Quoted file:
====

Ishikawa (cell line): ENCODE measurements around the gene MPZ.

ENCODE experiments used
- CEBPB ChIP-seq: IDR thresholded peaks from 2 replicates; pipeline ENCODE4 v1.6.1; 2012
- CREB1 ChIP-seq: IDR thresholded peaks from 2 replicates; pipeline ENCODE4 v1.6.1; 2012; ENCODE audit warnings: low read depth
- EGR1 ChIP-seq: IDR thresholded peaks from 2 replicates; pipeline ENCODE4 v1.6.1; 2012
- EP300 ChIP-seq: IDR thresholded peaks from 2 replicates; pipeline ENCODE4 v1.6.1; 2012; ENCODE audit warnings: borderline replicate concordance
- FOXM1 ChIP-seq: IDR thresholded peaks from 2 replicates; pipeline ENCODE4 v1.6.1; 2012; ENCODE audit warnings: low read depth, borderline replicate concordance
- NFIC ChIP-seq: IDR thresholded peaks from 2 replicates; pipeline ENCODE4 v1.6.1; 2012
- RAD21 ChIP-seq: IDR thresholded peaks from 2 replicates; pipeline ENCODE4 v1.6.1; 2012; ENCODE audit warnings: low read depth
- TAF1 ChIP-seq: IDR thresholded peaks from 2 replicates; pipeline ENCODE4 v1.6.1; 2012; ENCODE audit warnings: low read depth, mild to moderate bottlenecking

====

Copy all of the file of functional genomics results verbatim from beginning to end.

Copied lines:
Ishikawa (cell line): ENCODE measurements around the gene MPZ.

ENCODE experiments used
- CEBPB ChIP-seq: IDR thresholded peaks from 2 replicates; pipeline ENCODE4 v1.6.1; 2012
- CREB1 ChIP-seq: IDR thresholded peaks from 2 replicates; pipeline ENCODE4 v1.6.1; 2012; ENCODE audit warnings: low read depth
- EGR1 ChIP-seq: IDR thresholded peaks from 2 replicates; pipeline ENCODE4 v1.6.1; 2012
- EP300 ChIP-seq: IDR thresholded peaks from 2 replicates; pipeline ENCODE4 v1.6.1; 2012; ENCODE audit warnings: borderline replicate concordance
- FOXM1 ChIP-seq: IDR thresholded peaks from 2 replicates; pipeline ENCODE4 v1.6.1; 2012; ENCODE audit warnings: low read depth, borderline replicate concordance
- NFIC ChIP-seq: IDR thresholded peaks from 2 replicates; pipeline ENCODE4 v1.6.1; 2012
- RAD21 ChIP-seq: IDR thresholded peaks from 2 replicates; pipeline ENCODE4 v1.6.1; 2012; ENCODE audit warnings: low read depth
- TAF1 ChIP-seq: IDR thresholded peaks from 2 replicates; pipeline ENCODE4 v1.6.1; 2012; ENCODE audit warnings: low read depth, mild to moderate bottlenecking